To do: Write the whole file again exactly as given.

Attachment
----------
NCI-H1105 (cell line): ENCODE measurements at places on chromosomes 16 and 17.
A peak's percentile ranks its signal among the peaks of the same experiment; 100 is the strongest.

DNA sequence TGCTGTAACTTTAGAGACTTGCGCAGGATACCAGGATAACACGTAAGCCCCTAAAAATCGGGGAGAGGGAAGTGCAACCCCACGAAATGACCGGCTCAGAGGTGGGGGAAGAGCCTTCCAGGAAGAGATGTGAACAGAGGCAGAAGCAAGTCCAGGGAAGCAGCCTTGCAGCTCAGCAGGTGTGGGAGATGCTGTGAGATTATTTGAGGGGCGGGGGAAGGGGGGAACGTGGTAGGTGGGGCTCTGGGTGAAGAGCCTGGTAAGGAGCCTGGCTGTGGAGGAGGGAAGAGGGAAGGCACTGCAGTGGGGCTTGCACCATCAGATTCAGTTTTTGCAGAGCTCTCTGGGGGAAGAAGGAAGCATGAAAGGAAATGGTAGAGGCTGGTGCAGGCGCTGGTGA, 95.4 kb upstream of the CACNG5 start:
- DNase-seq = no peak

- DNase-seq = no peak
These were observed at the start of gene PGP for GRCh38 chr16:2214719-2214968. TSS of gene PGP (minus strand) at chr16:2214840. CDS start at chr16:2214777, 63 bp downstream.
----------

NCI-H1105 (cell line): ENCODE measurements at places on chromosomes 16 and 17.
A peak's percentile ranks its signal among the peaks of the same experiment; 100 is the strongest.

DNA sequence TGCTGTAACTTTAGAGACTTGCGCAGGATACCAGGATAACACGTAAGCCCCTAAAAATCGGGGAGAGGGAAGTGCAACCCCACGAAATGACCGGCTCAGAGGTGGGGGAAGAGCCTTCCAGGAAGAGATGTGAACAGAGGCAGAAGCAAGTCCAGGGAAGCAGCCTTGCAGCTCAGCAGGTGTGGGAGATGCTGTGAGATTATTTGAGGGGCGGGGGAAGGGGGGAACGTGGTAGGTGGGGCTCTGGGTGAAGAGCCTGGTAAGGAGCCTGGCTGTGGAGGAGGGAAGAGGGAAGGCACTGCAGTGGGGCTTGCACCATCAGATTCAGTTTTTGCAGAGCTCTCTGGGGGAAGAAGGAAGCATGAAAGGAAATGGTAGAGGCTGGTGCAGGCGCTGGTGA, 95.4 kb upstream of the CACNG5 start:
- DNase-seq = no peak

- DNase-seq = no peak
These were observed at the start of gene PGP for GRCh38 chr16:2214719-2214968. TSS of gene PGP (minus strand) at chr16:2214840. CDS start at chr16:2214777, 63 bp downstream.